The Cubs are preparing to roll the dice with Brett Anderson, hoping the talented, frequently injured pitcher can stay healthy and provide insurance for their rotation.
Anderson posted a telling message on his Twitter account on Monday night, hinting at what would be another offseason check mark for the defending World Series champs.
Wheels up to Chicago...I bet it's cold there.— Brett Anderson (@BAnderson3737) January 23, 2017
The physical for the agreement — first reported by Ken Rosenthal of Fox Sports and MLB Network — won't just be a formality as Anderson underwent back surgery last March and appeared in only four games for the Los Angeles Dodgers last season.
But Anderson fits on paper as a left-hander who will turn only 29 on Feb. 1 and won't have to carry front-of-the-rotation responsibilities or feel Opening Day urgency on a team with five projected starters.
The Cubs had been willing to gamble around $6 million on Tyson Ross, who recently signed a similarly structured one-year deal with the Texas Rangers as he recovers from surgery to address thoracic outlet syndrome.
The calculus would essentially be the same with Anderson. The Cubs have to factor in last year's grueling playoff run into early November, this season's sky-high expectations, the organization's lack of high-end, upper-level pitching prospects and the uncertainty surrounding the 2018 rotation.
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Anderson finished sixth in the 2009 American League Rookie of the Year voting with the Oakland A's, but he's reached the 30-start mark only one other time and never accounted for 200 innings in a single season.
Anderson underwent Tommy John surgery in the middle of the 2011 season, and the injuries piled up from there, dealing with a strained right oblique, a stress fracture in his right foot and a broken left index finger.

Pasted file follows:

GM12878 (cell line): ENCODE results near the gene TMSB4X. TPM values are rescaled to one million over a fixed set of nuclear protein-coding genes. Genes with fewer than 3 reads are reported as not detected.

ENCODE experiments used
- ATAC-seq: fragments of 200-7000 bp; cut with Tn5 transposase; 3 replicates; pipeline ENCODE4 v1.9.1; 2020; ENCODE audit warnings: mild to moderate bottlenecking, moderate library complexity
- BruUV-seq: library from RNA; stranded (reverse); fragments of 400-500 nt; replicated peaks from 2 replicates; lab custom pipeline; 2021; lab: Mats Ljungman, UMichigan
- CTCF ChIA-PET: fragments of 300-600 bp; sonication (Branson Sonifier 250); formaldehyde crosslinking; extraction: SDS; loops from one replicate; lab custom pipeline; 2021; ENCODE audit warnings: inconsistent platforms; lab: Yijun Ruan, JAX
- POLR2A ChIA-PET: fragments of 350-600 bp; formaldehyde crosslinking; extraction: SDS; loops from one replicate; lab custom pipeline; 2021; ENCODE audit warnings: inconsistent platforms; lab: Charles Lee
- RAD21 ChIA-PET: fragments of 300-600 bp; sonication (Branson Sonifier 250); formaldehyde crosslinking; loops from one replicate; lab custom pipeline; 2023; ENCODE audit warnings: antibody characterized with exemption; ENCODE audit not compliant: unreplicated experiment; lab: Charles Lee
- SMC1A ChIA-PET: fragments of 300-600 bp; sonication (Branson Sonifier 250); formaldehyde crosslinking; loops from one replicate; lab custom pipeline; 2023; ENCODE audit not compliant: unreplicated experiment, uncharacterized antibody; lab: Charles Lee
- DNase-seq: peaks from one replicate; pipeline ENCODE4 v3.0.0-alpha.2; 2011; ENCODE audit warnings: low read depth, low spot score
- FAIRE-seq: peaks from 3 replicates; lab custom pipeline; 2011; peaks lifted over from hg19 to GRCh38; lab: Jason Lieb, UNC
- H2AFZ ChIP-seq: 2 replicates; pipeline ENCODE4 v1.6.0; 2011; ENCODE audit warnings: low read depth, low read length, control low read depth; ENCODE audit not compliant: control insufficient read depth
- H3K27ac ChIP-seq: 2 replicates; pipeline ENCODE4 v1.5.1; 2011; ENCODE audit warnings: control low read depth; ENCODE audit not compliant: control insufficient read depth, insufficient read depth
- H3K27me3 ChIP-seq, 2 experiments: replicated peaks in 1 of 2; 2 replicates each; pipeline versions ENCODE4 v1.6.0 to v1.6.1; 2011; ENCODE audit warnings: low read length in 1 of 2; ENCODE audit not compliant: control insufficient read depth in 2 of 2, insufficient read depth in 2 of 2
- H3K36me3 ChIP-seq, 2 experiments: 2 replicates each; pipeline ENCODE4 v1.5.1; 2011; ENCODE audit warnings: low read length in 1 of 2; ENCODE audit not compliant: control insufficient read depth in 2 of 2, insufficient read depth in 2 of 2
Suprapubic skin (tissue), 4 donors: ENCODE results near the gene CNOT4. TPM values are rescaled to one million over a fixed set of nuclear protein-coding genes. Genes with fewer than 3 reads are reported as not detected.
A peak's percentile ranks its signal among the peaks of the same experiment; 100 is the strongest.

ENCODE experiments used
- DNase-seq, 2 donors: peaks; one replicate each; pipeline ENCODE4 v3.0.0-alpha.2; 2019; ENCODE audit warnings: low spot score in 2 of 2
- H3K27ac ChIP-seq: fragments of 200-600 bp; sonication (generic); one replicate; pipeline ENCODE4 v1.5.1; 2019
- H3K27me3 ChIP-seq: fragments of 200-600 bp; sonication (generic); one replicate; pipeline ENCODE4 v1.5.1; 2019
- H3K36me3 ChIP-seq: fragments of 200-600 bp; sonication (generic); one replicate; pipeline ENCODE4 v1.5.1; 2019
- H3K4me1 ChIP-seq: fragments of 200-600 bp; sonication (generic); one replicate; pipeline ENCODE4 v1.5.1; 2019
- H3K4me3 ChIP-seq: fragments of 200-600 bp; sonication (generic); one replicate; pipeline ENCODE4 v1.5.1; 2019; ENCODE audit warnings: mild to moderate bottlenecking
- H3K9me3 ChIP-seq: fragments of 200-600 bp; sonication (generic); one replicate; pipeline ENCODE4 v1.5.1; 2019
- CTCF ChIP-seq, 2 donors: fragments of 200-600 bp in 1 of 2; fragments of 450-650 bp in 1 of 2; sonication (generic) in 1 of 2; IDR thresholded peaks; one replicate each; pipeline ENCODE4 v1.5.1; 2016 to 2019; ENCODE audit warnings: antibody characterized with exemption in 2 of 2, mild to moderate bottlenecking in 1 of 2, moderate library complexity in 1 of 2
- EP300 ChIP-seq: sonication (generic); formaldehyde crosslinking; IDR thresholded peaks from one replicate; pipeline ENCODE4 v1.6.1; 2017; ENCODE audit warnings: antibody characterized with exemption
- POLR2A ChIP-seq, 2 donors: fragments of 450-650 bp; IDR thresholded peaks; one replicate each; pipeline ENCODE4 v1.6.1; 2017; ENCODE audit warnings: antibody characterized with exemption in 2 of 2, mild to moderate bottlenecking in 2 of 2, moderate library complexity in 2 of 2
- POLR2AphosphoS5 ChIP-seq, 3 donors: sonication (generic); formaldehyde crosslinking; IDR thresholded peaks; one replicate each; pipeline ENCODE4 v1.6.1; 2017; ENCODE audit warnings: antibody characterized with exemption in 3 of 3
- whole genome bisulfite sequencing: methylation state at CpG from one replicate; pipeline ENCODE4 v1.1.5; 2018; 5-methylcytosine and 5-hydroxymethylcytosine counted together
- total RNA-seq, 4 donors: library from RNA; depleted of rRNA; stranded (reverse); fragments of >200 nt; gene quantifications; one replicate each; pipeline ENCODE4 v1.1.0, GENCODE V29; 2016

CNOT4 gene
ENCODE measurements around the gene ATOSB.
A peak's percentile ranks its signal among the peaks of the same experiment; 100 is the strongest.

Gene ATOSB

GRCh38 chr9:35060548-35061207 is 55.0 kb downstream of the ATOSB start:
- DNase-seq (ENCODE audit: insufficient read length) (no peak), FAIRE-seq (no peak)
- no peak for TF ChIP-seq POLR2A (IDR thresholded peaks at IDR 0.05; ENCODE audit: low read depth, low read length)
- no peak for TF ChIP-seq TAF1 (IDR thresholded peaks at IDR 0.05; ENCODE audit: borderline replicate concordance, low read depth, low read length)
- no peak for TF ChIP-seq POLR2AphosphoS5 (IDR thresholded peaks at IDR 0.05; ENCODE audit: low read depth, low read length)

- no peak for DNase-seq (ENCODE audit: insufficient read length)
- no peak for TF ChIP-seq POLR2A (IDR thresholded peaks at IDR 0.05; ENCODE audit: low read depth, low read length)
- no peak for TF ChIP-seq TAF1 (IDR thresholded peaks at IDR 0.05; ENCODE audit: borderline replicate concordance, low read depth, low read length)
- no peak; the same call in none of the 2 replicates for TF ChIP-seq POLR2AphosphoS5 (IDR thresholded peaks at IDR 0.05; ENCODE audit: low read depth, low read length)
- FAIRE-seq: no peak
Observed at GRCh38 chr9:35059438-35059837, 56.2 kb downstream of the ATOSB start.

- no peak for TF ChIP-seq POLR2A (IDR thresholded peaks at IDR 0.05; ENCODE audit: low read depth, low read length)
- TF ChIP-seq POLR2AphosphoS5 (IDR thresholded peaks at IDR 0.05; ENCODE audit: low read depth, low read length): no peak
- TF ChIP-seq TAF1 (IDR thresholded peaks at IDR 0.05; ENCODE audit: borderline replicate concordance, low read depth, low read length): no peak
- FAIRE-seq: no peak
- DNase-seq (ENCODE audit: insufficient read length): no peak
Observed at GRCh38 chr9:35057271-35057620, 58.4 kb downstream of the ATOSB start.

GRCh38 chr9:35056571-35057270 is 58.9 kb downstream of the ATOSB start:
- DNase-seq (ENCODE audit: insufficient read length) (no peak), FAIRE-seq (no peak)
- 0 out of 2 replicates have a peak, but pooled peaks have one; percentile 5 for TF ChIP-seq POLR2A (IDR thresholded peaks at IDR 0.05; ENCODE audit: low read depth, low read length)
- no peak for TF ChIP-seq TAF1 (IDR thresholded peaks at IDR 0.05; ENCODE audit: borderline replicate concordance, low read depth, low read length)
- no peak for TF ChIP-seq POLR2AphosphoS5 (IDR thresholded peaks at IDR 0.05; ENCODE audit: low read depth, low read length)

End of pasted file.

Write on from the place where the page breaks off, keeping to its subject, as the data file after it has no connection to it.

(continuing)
Anderson had such a fragile reputation that he accepted the one-year, $15.8 million qualifying offer from the Dodgers after a strong platform year in 2015 (10-9, 3.69 ERA). The Dodgers only got 11 1/3 innings out of Anderson, who didn't pitch during a playoff run that ended at Wrigley Field in the National League Championship Series.
The Cubs stayed exceptionally healthy while winning 200 games across the last two seasons and need to be prepared in case John Lackey sharply declines at the age of 38 or Mike Montgomery experiences growing pains while transitioning from the bullpen.
Whether or not Anderson is ultimately the answer, the Cubs will be looking to place a sixth starter into their plans.
"I don't know if a six-man rotation on a permanent basis is the wave of the future," team president Theo Epstein said earlier this winter. "But we certainly endorse it on a temporary basis as a nice way to pace guys for the whole season.
"We can get them some rest, whether you do it in April to preserve depth and ease guys into the season, especially after a deep October and November run. Or after the All-Star break in the summer to kind of get through the dog days and give guys a little bit of a breather as you ramp up for the stretch run.
"I think it would be tough to pull off all season long. But it's something that (could certainly work) in the right spot."